Cook: 'No one can fault us on how hard we fought'

Although the series has not been a successful one for his team, England captain Cook said was proud of "the way the lads have fought" and was determined to finish the Test leg of the ongoing tour on a winning note.

Alastair Cook

England skipper Alastair Cook fields during a practice session at Chepauk on Thursday.   -  AP

England’s captain Alastair Cook has credited his team for providing a tough fight to the Indians despite a 3-0 scoreline. Although the series has not been a successful one for his team, Cook was proud of “the way the lads have fought” and was determined to finish the Test leg of the ongoing tour on a winning note.

He also announced James Anderson’s omission from the Test because of a “general soreness” which will further deplete England’s bowling line-up.

“There is one thing I can’t be criticised for. It is the togetherness, the desire, the way the lads have fought. We put everything into the store. We have no regrets with the effort; we’d rather not be 3-0 down and there are certain decisions in hindsight we’d certainly change and they happen, but I don’t think anyone can fault us on how hard we have fought,” Cook said on the eve of the fifth Test at the M. A. Chidambaram Stadium.

The fight notwithstanding, Cook was aware of the scrutiny he will be subjected to for his strategic decisions that have not produced desired results. He pinned it down to the general trend of being on the losing side in the series.





“You get judged on your results, don’t you? As a captain you always do. When you lose games of cricket, you come in for criticism. You’re under fire. It happens to everyone. When Virat loses games of cricket, he’ll get criticised. When I lose games of cricket, I’ll be criticised. That is part and parcel of it. Look at Dylan Hartley, the England rugby captain. He wins games of rugby, they’re all flying. An incident last week, and he gets criticised. You’re somewhere in the middle most of the time,” Cook said.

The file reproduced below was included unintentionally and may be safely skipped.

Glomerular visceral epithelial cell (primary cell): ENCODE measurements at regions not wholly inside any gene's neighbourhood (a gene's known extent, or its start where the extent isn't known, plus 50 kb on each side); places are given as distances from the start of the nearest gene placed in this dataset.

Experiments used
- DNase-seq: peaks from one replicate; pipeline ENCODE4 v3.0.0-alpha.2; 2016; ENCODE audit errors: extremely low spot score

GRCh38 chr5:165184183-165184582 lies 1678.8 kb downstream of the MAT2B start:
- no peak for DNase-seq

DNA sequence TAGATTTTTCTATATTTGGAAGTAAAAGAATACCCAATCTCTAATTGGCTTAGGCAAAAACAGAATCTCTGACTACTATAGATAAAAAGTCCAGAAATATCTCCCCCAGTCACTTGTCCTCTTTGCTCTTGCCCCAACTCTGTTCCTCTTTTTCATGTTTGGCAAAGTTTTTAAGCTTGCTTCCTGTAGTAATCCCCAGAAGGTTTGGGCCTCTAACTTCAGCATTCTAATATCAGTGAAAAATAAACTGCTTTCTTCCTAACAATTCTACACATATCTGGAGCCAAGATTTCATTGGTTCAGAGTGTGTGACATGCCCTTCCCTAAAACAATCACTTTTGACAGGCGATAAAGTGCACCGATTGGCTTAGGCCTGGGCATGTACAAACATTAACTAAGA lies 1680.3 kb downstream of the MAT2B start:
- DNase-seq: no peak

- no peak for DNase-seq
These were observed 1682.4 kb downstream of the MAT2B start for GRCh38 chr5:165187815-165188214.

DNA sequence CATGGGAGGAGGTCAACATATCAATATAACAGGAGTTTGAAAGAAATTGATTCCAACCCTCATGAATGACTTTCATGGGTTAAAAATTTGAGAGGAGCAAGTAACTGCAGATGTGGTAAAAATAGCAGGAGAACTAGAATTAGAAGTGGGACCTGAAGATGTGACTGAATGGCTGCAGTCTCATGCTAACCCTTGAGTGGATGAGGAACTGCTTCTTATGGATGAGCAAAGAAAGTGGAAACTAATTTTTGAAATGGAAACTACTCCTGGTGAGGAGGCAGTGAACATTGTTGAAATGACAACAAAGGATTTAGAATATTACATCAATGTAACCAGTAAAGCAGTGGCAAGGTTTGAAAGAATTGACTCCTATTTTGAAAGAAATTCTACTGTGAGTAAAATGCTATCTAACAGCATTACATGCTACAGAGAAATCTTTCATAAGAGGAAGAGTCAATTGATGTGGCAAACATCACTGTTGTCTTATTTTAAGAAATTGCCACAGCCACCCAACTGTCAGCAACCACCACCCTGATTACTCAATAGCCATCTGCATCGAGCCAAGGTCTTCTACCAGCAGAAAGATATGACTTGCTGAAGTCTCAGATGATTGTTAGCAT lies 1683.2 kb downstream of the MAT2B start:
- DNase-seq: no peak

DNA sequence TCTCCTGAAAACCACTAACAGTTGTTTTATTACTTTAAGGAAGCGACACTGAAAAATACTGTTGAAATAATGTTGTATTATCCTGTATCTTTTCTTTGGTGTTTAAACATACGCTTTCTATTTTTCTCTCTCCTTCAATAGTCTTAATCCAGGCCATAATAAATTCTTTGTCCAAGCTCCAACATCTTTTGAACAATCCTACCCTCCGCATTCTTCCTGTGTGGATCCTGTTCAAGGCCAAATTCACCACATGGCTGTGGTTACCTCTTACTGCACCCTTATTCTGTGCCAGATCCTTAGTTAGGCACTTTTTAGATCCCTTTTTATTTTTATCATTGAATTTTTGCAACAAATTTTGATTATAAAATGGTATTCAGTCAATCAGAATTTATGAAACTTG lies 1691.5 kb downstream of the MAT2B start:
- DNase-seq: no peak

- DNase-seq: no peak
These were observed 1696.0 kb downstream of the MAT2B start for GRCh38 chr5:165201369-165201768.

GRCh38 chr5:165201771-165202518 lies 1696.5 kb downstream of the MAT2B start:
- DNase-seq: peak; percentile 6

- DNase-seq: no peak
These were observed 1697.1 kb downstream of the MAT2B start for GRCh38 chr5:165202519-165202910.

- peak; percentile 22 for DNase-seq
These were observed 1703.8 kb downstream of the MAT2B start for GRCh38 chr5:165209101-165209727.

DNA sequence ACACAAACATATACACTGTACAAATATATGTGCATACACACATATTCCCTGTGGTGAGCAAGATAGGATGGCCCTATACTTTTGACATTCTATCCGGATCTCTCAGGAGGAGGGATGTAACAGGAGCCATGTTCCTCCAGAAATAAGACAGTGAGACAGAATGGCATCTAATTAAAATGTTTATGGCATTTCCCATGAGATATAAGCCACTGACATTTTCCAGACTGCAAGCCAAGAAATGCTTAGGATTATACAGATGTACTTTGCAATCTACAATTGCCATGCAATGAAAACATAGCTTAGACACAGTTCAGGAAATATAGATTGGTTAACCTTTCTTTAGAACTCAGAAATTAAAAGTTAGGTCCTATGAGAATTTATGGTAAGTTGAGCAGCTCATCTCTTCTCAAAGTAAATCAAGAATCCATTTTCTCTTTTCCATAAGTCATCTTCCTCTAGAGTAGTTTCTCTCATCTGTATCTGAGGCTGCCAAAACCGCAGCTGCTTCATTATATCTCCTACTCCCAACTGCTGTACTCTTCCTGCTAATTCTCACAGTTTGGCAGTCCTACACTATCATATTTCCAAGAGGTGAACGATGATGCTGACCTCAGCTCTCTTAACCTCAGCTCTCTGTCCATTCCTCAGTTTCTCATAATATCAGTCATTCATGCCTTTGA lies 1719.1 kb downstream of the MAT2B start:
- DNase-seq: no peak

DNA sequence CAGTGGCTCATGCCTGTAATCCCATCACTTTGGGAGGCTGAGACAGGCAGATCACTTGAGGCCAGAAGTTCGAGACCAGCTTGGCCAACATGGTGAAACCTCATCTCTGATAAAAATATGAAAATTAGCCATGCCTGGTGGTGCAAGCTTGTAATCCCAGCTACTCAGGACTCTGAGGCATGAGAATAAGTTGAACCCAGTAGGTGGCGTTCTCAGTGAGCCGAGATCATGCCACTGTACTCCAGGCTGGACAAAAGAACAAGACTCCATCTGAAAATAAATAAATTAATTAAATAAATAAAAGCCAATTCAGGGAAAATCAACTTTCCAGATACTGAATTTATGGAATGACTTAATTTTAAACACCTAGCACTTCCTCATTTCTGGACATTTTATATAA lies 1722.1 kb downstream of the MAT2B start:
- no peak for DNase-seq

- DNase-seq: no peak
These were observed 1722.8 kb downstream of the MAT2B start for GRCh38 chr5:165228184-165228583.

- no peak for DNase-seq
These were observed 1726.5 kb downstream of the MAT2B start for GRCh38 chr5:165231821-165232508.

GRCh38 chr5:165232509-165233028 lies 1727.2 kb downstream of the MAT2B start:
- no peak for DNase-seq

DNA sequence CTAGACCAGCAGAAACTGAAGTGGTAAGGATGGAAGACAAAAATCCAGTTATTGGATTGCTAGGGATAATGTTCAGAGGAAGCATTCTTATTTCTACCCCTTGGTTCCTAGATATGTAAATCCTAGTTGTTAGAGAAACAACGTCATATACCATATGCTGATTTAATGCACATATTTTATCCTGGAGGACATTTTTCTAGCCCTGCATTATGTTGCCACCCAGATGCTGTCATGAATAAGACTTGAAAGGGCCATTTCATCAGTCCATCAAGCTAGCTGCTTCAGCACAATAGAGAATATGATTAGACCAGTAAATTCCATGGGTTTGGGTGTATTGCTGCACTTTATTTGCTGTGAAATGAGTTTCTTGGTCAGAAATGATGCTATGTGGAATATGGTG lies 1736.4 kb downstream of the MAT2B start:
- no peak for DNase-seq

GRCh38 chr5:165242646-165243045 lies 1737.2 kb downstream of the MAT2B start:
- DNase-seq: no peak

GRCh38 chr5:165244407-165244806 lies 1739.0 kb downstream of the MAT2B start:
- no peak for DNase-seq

To prepare to change the losing trend, however, England has had to make do without practice wickets for nets sessions. Due to the cyclone that ripped through Chennai, the practice facilities were not useable, forcing both teams to warm up with games of football. While India’s players seemed to be playing a casual game of football ahead of their more serious fielding drills, their English counterparts were playing a more elaborate form of football spread over a bigger area on the field.

Cook was understanding of the situation, and empathised. “In the 140-odd games that I’ve played, I don’t think I have ever played in a game where we haven’t had nets before. But we have a lot of cricket, sometimes you do not remember what happened. In the cyclone, people unfortunately lost their lives. Net sessions a day before don’t seem quite as important. Only driving from the hotel to here and from the airport to the hotel, you’re looking around, looking at the devastation. It’s a real reminder of how lucky we are,” he said.

Cook refrained from making early judgments on the pitch, which he said looked like a good wicket. “It looks a good wicket but no one really knows how the pitch is going to play. I’ve never seen a wicket dried with coal before. Ground staff (has) done a fantastic job in getting the wicket looking like that, and the ground looking like that from what it was two days ago. I don’t think anyone knows but it looks a pretty hard, dry wicket,” he said.

Regardless of the outcome of the upcoming contest, it seems Joe Root is looked upon as a captain-in-waiting, whenever Cook steps down, in the near or distant future. Cook certainly encouraged the idea, marking him as a player who knows how to deal with challenges. He did not predict whether Root will relish or be burdened by the responsibility, but felt sure he was strong enough to deal with ‘anything’ thrown at him.

“The moment Joe got on that plane to India in 2012 (his debut tour) he knew he was ready for international cricket. He knows his mind, his game. Every challenge that’s been thrown at him, he’s handled so, I don’t think anything in the next 10 years will plague him too much,” Cook said.